The making of the reading citizen. Public debate and policy 1945-2017

The making of the reading citizen. Public debate and policy 1945-2017

In contemporary Swedish political discourse, reading – and especially the reading of fiction – is regarded as something inherently positive and as a solution to many societal problems (Persson 2012; Steiner 2012; Lindsköld 2013). Since the post-war period, reading practices have become an important political tool in the ambition of making citizens more productive, democratic and able to fulfil a good life. At the same time, some readers, reading practices and genres have been perceived as problems that need to be solved through public policy actions. The overarching research question this project has addressed is the following: How is the reading citizen constructed across the three fields of public library, literature and educational policy and debate? We have investigated this construction from three analytical categories: the subject, the practice and the research that together form the reading citizen. These analytical categories are reflected in the following sub-questions that has guided the analysis:

1. How are the subject positions of the Swedish reading citizen constructed in literature, public library, and educational policy and debate?
2. What type of reading is deemed desirable and undesirable in literature, public library, and educational policy and debate?
3. How is research and scientific evidence used for underpinning arguments in the debates and discussions?

Through the project, the project members have identified and developed a research approach called critical studies of reading (Lindsköld, Hedemark and Lundh, 2020; Lundh, Hedemark and Lindsköld, forthcoming) in which reading is studied with a non-evaluative approach and where the importance of historicising current assumptions and expectations surrounding reading as an object for governing is highlighted. Lindsköld (2020) has also introduced the concept of the politics of reading useful for identifying “different discursive structures that regulate what is rational or not in a given time or place” regarding the governing of reading and readers (Lindsköld 2020, 91).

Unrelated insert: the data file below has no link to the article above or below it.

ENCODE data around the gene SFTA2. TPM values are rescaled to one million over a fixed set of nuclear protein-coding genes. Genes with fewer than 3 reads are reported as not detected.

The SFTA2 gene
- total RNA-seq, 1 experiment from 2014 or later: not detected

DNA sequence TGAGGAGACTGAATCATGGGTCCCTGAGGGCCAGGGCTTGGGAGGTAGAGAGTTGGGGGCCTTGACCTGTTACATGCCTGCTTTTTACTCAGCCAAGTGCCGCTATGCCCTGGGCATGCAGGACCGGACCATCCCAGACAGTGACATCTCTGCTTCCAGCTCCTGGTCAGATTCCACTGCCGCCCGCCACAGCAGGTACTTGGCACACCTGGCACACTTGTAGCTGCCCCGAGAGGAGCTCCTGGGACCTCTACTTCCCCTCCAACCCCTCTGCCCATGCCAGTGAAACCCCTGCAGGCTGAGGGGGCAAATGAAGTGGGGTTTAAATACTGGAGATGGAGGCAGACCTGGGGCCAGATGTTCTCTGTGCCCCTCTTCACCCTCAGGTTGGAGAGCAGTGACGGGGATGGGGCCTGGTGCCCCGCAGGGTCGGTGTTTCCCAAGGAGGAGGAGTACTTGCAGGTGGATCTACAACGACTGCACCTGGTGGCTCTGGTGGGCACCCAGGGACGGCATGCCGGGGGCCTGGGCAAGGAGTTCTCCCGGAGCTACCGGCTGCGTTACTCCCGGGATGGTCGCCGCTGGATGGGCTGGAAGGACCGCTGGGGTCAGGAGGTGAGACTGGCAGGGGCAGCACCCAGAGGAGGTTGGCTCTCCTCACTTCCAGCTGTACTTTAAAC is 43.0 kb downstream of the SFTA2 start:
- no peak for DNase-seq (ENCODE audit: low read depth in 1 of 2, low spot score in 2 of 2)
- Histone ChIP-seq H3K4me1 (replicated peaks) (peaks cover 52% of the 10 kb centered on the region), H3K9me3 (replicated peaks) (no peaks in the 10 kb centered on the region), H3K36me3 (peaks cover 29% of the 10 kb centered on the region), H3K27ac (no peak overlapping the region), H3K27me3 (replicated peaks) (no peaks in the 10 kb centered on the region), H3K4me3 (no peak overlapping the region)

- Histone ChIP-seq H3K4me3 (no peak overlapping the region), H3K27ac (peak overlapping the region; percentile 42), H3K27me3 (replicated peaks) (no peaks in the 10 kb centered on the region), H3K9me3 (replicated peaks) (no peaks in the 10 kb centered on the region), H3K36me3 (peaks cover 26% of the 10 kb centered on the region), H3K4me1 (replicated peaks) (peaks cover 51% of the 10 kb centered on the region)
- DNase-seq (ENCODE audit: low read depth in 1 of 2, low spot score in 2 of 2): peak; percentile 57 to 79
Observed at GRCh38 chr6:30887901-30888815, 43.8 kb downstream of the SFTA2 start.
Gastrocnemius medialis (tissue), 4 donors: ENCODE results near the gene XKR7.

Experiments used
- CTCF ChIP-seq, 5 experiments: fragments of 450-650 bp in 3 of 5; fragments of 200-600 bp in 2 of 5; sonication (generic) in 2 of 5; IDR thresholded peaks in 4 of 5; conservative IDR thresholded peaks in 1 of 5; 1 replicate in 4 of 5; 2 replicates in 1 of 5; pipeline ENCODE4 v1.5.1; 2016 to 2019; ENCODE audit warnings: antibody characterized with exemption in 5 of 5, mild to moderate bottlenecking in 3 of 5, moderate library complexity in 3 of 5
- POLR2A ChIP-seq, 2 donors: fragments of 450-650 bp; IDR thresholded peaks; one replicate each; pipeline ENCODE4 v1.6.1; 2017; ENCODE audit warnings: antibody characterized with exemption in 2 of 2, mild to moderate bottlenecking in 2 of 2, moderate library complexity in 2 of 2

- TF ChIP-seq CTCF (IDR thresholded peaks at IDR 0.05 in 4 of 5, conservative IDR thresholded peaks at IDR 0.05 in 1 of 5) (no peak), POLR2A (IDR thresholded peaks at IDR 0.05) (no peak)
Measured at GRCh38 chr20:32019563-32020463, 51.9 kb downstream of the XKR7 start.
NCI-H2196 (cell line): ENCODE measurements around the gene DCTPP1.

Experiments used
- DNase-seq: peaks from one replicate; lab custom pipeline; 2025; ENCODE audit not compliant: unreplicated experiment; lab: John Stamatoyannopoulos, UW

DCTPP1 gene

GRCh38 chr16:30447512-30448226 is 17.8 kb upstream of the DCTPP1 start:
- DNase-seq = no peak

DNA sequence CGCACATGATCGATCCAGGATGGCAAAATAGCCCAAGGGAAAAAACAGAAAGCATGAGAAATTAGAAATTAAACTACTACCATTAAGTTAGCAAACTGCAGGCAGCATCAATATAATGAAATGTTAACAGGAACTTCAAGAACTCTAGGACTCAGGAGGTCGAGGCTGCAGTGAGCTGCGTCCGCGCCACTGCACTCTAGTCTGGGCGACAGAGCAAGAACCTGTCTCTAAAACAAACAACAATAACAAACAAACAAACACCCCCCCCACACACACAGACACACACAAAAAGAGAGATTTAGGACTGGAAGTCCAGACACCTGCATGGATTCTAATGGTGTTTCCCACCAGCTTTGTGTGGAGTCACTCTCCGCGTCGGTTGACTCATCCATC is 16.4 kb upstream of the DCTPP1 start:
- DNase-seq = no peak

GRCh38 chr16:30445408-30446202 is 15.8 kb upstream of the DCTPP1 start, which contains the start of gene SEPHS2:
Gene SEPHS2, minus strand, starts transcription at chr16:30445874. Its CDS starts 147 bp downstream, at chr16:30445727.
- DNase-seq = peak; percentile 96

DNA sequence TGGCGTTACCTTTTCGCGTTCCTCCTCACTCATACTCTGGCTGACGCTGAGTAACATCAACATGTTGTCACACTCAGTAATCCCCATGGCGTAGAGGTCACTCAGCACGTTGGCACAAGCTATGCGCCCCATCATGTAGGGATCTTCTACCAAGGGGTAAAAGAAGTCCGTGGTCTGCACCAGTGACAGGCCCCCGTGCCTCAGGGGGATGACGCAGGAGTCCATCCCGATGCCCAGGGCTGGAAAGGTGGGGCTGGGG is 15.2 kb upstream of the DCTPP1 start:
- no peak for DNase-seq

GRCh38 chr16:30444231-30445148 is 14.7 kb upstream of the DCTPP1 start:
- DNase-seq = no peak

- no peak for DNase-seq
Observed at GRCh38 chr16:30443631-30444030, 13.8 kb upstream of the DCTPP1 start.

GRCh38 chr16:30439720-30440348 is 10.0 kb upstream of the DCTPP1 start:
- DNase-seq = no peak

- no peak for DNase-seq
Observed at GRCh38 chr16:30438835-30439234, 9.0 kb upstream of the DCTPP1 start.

In the analysis of the Swedish Government Commission report on Literature from 2012 and the subsequent Government Bill from 2013, we conclude that there seems to be a noticeable ambiguity in the policy texts: at the same time as reading is described as an obligation of the individual towards society, it is also seen as a voluntary practice that only has positive effects if it is done without coercion (Lindsköld, Hedemark and Lundh (2020).

Hedemark has identified that in literature policy towards the end of the 20th century, parents are described as responsible for their children’s reading development (Hedemark, 2020). This can be seen as an example of possible lived effects of contemporary literature policy where the role of the parent as an educator is highlighted (see Lindsköld, Hedemark and Lundh, 2020). There is an identified movement towards the home as an arena for the politics of reading that are changing the conditions for library work. The shifts in reading policy, identified by the project, have had consequences for how the individual reader is constructed, from a subject having the potential to change society to a subject adjusting and belong to society.